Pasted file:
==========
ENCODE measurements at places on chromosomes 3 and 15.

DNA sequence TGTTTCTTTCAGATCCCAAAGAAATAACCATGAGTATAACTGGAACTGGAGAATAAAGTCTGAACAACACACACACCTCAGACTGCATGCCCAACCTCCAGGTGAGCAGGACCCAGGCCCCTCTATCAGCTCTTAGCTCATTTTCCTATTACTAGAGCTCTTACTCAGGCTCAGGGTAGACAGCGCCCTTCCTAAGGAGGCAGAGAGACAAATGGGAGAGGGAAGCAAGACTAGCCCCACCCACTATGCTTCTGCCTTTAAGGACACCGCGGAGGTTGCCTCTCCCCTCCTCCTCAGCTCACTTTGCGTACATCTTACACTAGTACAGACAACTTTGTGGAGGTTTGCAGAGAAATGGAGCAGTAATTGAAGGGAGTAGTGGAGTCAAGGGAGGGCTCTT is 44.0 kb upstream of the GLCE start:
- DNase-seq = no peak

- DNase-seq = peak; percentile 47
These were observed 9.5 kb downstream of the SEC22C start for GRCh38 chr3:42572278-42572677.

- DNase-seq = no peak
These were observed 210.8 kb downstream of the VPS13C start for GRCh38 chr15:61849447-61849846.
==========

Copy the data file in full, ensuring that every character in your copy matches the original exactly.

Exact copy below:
ENCODE measurements at places on chromosomes 3 and 15.

DNA sequence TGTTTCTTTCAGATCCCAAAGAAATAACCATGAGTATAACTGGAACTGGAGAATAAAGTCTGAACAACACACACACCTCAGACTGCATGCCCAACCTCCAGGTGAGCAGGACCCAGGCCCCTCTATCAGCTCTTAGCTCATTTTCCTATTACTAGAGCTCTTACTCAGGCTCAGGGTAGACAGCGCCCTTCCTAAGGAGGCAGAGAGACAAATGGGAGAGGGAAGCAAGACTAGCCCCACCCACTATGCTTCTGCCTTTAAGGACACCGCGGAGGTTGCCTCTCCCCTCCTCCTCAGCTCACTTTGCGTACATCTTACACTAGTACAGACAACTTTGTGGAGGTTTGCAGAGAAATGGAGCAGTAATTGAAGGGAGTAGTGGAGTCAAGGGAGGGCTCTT is 44.0 kb upstream of the GLCE start:
- DNase-seq = no peak

- DNase-seq = peak; percentile 47
These were observed 9.5 kb downstream of the SEC22C start for GRCh38 chr3:42572278-42572677.

- DNase-seq = no peak
These were observed 210.8 kb downstream of the VPS13C start for GRCh38 chr15:61849447-61849846.